Dinner this evening was further along the harbour-side, in Paudie’s Bar. Again, the place was thronged with locals and visitors alike. Again, the food was fresh, simple and delicious. My mackerel was to die for. I ate slowly. Again, the live music when it started, was skilled, casual and entertaining. Makes you proud to be Irish.

Next morning the day was even more sunny and warm than before. We took another trip around the peninsula, anti-clockwise this time to pick up Ashling’s sweater she’d left in the café. If it were possible, the views were even more spectacular, the waters bluer, the countryside more rugged. We drove slowly, savouring our last hours in Kerry.

Back through Anascaul along the coast of Dingle Bay this time, we could not help but stop at the spectacular Inch Strand (what is the difference between a strand and a beach? The Irish would tend to use the former).

Three miles long, this beach was used for the filming of “Ryan’s Daughter” years ago. Now, in summer, it is a holiday place, with surfing lessons, cars on the beach, lifeguards perched ridiculously far from the water’s edge, kids in wetsuits, and a little café you can sit outside and watch it all happen.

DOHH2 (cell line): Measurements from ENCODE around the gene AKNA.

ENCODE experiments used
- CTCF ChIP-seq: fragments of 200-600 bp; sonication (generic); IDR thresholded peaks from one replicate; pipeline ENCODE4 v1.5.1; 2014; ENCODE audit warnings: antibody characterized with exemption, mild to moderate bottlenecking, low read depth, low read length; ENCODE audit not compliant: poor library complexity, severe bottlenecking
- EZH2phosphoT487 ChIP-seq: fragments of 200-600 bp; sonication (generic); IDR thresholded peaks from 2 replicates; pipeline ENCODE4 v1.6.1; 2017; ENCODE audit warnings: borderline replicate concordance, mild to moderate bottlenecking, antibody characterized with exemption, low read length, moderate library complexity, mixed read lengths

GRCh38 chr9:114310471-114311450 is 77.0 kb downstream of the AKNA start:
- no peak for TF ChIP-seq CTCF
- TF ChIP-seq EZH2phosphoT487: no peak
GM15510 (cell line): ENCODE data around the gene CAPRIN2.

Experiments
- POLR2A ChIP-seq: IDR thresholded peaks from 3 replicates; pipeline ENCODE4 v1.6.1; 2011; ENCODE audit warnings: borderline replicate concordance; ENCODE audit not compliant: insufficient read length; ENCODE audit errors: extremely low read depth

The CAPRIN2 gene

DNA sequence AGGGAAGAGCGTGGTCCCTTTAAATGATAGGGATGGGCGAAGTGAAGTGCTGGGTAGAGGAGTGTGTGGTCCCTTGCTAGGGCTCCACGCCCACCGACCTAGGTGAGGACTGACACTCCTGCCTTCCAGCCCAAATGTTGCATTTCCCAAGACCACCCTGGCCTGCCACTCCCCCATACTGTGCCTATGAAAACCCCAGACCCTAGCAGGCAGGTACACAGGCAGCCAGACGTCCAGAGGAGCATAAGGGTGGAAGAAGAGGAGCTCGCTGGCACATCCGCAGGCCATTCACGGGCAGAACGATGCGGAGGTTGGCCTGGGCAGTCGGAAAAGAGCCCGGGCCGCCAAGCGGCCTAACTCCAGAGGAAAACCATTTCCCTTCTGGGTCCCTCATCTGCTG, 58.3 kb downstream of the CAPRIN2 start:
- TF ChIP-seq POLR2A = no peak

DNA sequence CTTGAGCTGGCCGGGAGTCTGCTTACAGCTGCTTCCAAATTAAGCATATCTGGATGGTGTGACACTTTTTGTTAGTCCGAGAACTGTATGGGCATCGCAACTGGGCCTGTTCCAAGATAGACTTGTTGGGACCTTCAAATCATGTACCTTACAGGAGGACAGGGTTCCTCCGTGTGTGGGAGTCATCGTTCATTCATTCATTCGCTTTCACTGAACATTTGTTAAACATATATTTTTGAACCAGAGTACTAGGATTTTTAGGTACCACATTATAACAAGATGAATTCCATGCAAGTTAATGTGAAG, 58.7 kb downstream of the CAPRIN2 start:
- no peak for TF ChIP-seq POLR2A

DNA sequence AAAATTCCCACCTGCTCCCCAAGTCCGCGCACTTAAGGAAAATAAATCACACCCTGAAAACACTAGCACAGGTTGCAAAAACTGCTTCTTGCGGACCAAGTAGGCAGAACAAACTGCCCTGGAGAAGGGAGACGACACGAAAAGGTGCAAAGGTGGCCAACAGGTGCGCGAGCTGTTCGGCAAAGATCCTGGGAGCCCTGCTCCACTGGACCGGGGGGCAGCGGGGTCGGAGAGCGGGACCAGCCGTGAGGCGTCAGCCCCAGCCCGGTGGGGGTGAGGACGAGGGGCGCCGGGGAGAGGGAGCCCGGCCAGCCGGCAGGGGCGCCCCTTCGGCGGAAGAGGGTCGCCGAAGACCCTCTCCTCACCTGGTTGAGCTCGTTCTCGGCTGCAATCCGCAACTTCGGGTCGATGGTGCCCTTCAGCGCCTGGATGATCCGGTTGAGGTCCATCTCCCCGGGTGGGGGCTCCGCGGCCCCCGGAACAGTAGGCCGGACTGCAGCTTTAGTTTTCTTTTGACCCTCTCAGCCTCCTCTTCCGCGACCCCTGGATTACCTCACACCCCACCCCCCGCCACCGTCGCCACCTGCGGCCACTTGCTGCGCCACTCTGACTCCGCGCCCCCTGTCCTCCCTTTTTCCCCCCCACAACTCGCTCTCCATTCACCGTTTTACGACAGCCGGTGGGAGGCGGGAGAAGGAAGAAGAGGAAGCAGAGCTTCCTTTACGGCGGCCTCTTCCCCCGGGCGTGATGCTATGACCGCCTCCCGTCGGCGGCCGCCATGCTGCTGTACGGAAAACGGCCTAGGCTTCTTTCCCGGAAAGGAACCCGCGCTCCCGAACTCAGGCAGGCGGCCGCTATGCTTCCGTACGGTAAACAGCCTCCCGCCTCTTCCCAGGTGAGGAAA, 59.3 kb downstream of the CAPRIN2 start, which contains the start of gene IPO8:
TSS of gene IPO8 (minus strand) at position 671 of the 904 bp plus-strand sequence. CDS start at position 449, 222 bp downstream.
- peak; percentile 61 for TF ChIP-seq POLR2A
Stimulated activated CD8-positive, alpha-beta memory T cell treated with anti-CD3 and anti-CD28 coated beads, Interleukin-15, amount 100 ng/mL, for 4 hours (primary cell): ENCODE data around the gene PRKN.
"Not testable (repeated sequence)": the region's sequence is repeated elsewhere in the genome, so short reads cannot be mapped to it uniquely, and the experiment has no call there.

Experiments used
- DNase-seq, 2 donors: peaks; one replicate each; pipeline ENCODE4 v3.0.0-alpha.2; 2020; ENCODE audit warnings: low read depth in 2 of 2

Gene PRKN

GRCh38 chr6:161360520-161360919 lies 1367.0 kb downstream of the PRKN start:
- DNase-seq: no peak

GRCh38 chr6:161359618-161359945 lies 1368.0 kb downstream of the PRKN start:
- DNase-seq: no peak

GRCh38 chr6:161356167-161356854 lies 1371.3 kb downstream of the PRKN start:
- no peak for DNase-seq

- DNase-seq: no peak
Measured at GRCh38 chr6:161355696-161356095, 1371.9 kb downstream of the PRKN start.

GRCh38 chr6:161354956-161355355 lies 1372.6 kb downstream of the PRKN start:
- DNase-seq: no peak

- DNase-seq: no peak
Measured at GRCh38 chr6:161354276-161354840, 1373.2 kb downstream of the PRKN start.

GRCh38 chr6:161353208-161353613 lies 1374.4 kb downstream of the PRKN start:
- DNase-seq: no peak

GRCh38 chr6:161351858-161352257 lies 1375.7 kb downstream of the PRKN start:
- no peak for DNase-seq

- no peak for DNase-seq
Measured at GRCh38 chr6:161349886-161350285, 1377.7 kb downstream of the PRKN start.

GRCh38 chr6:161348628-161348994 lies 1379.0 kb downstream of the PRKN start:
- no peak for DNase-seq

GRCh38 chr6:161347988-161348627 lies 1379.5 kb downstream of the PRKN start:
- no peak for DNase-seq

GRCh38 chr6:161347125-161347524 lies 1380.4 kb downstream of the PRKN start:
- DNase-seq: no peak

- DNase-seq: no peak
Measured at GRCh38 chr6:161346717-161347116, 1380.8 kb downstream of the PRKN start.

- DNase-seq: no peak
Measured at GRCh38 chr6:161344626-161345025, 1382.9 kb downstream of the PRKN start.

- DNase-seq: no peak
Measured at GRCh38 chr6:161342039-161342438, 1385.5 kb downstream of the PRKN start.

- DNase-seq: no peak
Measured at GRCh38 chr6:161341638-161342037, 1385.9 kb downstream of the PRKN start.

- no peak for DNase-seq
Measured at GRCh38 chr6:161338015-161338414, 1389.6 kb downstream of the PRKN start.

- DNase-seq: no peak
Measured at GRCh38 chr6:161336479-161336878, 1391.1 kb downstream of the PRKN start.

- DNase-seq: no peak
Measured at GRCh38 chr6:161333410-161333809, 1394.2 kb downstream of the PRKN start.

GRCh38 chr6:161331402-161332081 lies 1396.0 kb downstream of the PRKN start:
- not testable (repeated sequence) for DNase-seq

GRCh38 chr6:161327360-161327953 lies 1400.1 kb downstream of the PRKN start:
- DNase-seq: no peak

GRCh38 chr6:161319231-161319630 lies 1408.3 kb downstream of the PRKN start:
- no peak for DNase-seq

Ashling and Connor had to go in for a swim. Mum and I ate lunch and watched them from afar. It was after three o’clock. It was a sunny 26C - a rarity in Ireland. It would take seven hours to get home. I needed to be up at four in the morning for my flight to Paris. Do I leave them in the water on the one tropical summer’s day of the year, or do I cut the day short and get us back on the road again? .... No contest. We sat back, relaxed and didn’t leave till after four.

Almost back in Limerick I was flagging. We had just spent half an hour trying to find Matrix Castle (Connor reckoned it was an interesting name) to no avail. I spied a sign for Adare, and turned into Adare Castle instead. At least we could see inside this castle. The gateman let us in and we parked outside one of the most spectacular buildings in Ireland.

Built in the 1830s, Adare Manor has 53 chimneys, 75 fireplaces, a minstrel’s gallery inspired by the Hall of Mirrors in Versailles, 850 acres of garden, one 350-year-old cedar of Lebanon… and a championship golf course on the other side of the river.

We sat in the lounge overlooking the manicured gardens, drinking coffee while Ashling and Connor explored. The bar menu was pretty good value – actually not much more expensive than the little beach café we’d eaten at on Inch strand. We will definitely come back another day for high tea, which looks particularly appetising.

Stopping off in Portlaoise for a late dinner, it was almost midnight when we finally got back to Dublin. A pit stop for me: the children helped me unpack and re-pack for the trip to France next morning, before I fell into bed for the three hours sleep I hoped would revive me for a few more hectic days ahead.